Telephone competition doesn't make sense for Guyana right now
- discussions in train with government
By Gitanjali Singh
January 12, 2000
The local telecoms company is willing to pursue a plan "of opening up to competition", says chairman Cornelius Prior, but does not feel that this makes sense until its phone penetration rate exceeds 25 per cent.
The company's penetration rate is now only eight per cent, moving from two per cent when Atlantic Tele Network (ATN) bought into the local operations.
"We are prepared to (open up to competition and) we already had several discussions with the government on how this will play out over say a 10-year period," Prior told reporters on Monday at a press conference.
He indicated that GT&T intends to pursue the discussions it has been having with the government but for now is urging the government to abide by the agreement.
"I urged the government to agree with Dr (Roger) Luncheon (Head of the Presidential Secretariat) that this contract was made in good faith and that Guyana has obtained the beneficial results that it expected from that contract and that it should continue to observe that contract," Prior said.
He also argued that on the social level, there are very strong arguments for the contract (described as an iron-clad monopoly by Dr Luncheon to Stabroek News but disputed by communications expert Joseph Tyndall) to be maintained.
Arguing that the investment has to pay for itself, Prior also noted that in those countries in which competition was introduced, the beneficiaries were the large businesses as they are the ones the competitors target and not the persons at the grass roots level.
"The result of opening up to competition is that no one is going to want to provide lines to people in West Ruimveldt and what happens (is) you have a trade off with competition. You trade the ability to provide low cost service at US$1.50 per month (local rates), for having lower rates for the business community and large international users," said Prior.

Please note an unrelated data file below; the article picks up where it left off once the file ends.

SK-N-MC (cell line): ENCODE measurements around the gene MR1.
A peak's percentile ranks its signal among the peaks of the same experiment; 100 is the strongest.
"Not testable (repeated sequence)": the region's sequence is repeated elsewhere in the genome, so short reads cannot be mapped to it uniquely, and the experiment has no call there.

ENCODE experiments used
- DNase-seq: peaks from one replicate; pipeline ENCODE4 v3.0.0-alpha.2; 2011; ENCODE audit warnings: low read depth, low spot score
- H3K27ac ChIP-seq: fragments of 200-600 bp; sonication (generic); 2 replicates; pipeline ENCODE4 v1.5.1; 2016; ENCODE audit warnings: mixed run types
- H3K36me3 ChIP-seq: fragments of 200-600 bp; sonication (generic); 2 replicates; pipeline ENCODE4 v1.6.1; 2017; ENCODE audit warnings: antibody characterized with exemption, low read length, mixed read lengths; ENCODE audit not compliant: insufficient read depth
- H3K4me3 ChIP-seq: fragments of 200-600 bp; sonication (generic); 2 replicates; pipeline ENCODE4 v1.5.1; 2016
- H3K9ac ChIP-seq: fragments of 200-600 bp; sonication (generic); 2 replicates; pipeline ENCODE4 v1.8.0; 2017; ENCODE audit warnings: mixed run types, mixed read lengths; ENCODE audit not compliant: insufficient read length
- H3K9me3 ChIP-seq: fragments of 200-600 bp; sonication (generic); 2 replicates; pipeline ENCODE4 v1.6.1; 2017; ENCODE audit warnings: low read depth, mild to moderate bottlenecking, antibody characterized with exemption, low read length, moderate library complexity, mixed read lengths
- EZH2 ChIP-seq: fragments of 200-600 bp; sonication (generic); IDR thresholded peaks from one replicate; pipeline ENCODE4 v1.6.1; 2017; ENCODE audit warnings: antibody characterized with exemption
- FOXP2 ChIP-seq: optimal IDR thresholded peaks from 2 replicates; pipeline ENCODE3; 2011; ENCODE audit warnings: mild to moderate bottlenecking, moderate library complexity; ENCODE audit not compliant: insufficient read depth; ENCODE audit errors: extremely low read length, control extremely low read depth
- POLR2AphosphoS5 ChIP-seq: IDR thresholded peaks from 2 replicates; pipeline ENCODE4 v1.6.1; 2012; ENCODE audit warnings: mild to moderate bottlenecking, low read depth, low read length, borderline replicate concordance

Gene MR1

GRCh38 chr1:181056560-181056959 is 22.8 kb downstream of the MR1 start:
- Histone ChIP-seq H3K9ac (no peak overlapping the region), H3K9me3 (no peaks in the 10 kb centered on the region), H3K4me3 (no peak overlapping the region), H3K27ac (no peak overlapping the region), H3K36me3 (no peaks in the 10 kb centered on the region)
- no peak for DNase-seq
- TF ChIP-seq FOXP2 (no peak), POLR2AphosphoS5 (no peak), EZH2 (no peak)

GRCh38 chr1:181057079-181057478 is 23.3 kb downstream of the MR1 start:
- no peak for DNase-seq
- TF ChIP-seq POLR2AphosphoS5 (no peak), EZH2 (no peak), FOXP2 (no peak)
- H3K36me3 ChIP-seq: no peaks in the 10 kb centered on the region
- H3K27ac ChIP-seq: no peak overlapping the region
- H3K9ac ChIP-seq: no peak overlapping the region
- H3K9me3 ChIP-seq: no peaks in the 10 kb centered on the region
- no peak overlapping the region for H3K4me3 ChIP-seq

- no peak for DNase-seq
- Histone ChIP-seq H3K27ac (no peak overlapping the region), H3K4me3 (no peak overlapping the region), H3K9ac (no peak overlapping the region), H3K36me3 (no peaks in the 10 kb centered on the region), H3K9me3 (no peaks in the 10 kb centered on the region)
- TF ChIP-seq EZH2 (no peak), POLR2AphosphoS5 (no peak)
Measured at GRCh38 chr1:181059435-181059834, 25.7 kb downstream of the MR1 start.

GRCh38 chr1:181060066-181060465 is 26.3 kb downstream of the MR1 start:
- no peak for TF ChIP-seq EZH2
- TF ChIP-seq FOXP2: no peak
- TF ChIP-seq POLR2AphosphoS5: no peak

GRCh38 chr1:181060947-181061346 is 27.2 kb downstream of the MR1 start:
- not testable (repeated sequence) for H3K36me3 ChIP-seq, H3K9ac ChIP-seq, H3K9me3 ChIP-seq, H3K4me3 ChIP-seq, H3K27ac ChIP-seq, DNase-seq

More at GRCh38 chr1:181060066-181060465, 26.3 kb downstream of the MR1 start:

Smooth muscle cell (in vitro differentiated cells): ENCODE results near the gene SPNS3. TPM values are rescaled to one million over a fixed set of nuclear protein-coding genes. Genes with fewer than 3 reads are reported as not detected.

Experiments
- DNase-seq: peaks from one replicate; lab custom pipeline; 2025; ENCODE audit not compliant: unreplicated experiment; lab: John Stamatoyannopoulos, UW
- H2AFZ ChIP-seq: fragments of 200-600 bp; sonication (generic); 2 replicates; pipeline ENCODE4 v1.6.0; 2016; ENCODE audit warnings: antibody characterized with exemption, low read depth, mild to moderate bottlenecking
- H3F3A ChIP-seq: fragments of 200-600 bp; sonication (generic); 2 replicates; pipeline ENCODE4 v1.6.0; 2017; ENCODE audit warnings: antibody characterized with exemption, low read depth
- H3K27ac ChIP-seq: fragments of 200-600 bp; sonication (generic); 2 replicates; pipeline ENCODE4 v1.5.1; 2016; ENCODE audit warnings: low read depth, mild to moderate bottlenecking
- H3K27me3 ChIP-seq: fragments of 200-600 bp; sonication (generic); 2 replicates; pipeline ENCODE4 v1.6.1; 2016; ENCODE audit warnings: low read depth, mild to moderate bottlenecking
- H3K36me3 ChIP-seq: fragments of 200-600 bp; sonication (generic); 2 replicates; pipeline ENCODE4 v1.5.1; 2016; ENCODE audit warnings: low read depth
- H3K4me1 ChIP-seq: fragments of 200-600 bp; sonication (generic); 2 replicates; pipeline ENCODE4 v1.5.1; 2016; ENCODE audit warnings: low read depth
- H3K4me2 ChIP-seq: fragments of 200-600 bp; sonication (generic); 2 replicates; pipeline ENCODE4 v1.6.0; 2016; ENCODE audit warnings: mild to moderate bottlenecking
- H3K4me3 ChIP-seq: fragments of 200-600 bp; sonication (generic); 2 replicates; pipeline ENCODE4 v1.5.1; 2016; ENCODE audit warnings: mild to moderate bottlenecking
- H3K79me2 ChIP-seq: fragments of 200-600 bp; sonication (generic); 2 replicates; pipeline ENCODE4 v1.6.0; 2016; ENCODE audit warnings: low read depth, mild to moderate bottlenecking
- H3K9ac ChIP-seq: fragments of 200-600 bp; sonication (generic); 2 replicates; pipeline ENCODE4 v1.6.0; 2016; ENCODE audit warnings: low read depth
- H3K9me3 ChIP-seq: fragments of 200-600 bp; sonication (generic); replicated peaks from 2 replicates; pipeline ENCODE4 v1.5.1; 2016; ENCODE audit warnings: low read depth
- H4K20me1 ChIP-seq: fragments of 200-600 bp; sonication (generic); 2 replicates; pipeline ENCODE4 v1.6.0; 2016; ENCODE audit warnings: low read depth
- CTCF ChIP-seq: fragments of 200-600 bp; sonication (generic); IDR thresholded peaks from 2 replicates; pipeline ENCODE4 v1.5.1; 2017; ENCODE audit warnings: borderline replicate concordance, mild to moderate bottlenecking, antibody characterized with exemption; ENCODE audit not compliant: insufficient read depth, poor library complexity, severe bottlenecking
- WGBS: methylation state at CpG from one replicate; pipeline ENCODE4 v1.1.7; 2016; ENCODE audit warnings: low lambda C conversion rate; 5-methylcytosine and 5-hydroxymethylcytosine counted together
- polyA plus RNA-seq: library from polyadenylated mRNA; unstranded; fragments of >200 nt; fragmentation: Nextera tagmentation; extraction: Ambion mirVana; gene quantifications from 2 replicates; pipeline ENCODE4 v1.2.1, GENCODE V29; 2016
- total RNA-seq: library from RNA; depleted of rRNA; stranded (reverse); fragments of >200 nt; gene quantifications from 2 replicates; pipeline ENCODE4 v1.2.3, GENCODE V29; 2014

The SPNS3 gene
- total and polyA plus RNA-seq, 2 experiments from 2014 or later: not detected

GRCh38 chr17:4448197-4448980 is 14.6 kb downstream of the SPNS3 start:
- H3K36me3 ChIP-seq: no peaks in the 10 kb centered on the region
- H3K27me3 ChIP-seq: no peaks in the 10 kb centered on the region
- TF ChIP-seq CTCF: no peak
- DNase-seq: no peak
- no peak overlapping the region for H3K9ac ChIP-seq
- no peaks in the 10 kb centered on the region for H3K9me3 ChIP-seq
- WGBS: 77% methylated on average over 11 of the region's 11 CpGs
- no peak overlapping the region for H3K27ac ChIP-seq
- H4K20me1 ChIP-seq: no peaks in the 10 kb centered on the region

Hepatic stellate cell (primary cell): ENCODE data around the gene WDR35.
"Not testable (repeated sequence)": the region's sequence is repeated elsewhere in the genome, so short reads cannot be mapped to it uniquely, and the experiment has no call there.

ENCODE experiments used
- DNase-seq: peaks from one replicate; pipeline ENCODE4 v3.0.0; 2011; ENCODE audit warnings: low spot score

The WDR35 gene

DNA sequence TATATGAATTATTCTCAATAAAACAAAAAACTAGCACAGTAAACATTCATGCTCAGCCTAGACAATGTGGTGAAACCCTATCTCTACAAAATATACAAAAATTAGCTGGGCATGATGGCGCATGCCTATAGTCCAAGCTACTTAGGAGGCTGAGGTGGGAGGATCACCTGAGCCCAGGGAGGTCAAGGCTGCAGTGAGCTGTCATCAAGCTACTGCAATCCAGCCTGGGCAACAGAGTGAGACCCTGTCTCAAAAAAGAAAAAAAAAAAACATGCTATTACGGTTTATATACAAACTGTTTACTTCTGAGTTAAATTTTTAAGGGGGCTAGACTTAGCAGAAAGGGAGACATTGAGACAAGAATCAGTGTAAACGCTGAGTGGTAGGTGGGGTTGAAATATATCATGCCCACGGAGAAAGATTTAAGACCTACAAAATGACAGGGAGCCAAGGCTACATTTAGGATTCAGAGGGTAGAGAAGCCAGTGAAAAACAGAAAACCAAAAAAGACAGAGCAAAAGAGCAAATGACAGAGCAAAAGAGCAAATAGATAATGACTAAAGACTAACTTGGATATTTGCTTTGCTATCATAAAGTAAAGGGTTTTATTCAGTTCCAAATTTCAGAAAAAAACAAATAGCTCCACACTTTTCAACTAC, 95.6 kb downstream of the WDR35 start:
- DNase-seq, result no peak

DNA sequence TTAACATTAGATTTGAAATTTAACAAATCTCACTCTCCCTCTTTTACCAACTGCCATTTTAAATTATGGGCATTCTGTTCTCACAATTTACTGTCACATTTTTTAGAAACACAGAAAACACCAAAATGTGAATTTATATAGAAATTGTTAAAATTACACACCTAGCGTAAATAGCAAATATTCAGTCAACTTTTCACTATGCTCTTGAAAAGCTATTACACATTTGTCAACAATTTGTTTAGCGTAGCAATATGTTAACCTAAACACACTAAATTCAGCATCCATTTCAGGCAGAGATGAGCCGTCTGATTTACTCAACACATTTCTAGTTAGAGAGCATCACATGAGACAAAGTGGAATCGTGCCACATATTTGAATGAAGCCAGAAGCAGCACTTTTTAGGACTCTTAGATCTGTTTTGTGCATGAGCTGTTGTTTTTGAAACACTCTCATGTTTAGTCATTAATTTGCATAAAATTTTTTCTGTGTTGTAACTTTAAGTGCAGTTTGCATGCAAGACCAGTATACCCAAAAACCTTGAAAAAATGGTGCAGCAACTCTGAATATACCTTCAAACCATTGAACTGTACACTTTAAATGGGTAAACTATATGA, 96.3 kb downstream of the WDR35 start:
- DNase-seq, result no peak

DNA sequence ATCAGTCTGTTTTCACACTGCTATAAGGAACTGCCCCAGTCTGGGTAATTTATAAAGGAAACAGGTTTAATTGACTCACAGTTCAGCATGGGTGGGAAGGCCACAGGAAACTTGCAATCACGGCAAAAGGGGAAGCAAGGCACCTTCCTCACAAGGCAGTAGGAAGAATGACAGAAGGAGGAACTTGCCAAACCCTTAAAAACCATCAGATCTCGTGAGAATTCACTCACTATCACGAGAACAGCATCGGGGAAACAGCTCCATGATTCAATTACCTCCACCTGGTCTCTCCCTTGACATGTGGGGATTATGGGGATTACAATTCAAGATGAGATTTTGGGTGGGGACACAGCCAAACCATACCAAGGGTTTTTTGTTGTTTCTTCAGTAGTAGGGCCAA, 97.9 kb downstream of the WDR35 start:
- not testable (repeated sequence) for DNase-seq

He insists that there will be very few new phones added in the competition game and the "poor residential customers" who are stranded will find their rates climbing.
As such, GT&T is arguing for a measured approach to opening up to competition in Guyana.
Put to him that GT&T does not have an iron-clad monopoly and the government can grant a licence for another telephone service provider, as argued by Tyndall, Prior said ATN intends to continue its discussion with the government on opening up.
He maintains that in the huge trade off if you allow competition, however limited, you will have to figure out where the increased rate is going to come from if competition syphons off the highest paying customers.
"As long as everybody understands what is involved, we are willing to pursue a plan of opening up to competition," Prior said, alluding to the US only opening up to competition on January 1, 1984 when AT&T had a 50 per cent penetration rate and Canada opening up only in October 1997.
"So competition is an interesting, very good idea, and we are not against it in principle. But we don't think it makes sense for Guyana at this time," Prior said.
He suggests that when GT&T's penetration rates get to about 25 per cent, the media reconvenes with him to talk on the issue.
However, Prior noted competition in the informatics sector and in the provision of cellular services. Prior's contention, however, is that GT&T in 1991 signed a contract with the government to grant it a monopoly in exchange for which the company would invest a substantial sum in Guyana. He said the company has gone beyond the sum initially envisaged, having to date ploughed US$115 million into plant.
While he agrees that it will be nicer for more persons to get phone services, he also queries which competitor will want to spend US$2,000 to install a new line to get US$1.50 in return as its local rate per month.
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